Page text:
Rare White Hummingbird Sightings Dazzle Birdwatchers

Birders in California and Oklahoma capture spectacular photos of albino and leucistic hummingbirds.

leucistic Anna's hummingbirdCourtesy Sally Rae Kimmel
Leucistic Anna’s hummingbird

Leucistic Hummingbird

“A leucistic Anna’s hummingbird visited the Australian Garden at the University of California, Santa Cruz Arboretum, a public garden about 60 miles from my home,” says Sally Rae Kimmel of Lafayette, California. “I love hummingbirds, so I had to drive there to see this rare bird for myself.” While the hummingbird’s feathers are almost pure white, it is not albino. This is the difference between albino and leucistic birds.

“I’d heard that seeing it was hit or miss, but I got extremely lucky,” Kimmel says. “The bird streaked across the sky like a white bullet, then hovered over the blossoms in front of me. Wow!” 

As my heart raced, I took as many photos as I could until it sped off as fast as it had flown in! I’ve been back at the arboretum to look for it many times since that day. Sometimes I’ve seen it and sometimes I haven’t. But each time I do, I’m still in awe at the sight. And I’m grateful that it graced me with its presence.” Follow these tips to take spectacular hummingbird photos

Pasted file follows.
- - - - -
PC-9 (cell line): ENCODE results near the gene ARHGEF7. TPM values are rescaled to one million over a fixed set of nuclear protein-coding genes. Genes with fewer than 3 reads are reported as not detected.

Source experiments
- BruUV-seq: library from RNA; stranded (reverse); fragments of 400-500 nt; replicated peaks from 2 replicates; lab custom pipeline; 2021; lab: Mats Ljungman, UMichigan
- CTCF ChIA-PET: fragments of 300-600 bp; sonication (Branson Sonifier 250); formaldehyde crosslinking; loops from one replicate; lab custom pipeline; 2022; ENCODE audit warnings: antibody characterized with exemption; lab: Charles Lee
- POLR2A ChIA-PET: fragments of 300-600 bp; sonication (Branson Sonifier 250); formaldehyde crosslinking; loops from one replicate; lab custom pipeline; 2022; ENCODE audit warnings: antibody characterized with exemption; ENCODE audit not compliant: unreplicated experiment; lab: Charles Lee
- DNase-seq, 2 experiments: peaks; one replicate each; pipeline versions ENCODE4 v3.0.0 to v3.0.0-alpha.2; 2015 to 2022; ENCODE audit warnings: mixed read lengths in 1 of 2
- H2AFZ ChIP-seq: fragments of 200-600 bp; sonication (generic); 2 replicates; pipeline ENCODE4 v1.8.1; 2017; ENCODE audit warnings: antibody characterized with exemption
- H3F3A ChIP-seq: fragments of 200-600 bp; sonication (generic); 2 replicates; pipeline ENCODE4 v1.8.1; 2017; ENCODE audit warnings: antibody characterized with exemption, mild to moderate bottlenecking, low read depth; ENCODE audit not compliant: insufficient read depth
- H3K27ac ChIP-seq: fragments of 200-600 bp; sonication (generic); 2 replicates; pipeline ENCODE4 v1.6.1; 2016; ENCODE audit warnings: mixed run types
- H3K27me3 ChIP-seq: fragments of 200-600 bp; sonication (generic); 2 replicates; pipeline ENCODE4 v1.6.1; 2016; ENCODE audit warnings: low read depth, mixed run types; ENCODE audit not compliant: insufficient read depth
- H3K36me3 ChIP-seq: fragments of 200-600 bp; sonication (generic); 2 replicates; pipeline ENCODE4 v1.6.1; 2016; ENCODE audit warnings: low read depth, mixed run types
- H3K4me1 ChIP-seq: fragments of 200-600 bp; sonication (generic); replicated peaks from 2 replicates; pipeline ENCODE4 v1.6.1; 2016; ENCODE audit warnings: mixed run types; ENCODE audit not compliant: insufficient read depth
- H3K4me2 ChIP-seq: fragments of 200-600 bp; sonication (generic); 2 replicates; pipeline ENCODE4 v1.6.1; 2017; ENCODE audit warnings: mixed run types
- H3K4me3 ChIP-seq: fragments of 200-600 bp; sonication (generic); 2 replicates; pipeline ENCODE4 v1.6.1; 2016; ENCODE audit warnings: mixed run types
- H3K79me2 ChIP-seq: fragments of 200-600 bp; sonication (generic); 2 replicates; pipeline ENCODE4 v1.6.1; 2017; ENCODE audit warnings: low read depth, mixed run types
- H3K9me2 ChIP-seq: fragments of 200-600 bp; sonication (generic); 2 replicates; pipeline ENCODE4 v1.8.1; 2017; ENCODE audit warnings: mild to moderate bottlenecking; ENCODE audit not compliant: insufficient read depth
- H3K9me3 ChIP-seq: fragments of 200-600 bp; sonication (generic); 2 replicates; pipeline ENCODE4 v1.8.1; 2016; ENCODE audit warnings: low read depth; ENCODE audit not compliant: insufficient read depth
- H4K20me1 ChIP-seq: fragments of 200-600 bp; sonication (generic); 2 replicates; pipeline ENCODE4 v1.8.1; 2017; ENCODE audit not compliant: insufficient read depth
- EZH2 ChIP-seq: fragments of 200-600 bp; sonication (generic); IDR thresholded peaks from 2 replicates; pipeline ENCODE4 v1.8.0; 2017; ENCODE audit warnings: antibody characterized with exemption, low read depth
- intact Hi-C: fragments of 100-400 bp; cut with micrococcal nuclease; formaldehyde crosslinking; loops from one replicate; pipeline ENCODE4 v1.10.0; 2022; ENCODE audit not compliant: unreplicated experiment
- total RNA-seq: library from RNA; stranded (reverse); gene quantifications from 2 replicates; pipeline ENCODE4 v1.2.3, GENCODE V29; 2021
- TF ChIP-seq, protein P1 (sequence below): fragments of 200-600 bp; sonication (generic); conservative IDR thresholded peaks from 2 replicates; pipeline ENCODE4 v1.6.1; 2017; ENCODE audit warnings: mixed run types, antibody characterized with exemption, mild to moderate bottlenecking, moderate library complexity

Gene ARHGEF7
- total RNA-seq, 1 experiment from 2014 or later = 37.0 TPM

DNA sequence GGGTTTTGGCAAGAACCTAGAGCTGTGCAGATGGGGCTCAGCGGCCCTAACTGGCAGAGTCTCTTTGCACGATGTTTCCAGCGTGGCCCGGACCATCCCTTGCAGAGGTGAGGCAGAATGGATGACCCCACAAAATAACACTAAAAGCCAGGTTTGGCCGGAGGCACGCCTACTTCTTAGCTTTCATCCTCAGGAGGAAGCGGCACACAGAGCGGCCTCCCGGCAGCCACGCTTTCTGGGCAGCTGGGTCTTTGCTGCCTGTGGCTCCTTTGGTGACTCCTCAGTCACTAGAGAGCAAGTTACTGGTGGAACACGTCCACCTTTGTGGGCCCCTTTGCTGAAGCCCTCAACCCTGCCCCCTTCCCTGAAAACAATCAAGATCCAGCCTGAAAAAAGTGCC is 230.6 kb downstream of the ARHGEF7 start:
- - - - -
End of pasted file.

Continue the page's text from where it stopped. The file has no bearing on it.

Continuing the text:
In 2017, birders reported a second white hummingbird in the area, reported to be an Allen’s hummingbird. Birders flocked by the dozens to see and photograph these rare tiny fliers.

albino hummingbirdCourtesy David Jones
Albino hummingbird

Albino Hummingbird

David Jones of Muskogee, Oklahoma, shared this photo of an albino hummingbird that came to visit his feeder. He asked, “How rare are birds like this?”

Birding experts Kenn and Kimberly Kaufman replied, “Every year there are a few reports of hummingbirds that are partly or mostly white. These birds lack most of the melanin and other pigments in their feathers and are called leucistic. But the bird in your photo appears to have the characteristics of a true albino: completely white feathers, pink bill and feet, and even pink eyes. Such true albinos are extremely rare. What a treat to have this exceptional and beautiful bird visiting your feeders.” Check out these amazing photos of a yellow Northern cardinal.

Lori Vanover
Lori Vanover is the senior digital editor for Birds & Blooms. She enjoys growing vegetables in containers and raised beds and watching for birds in her backyard.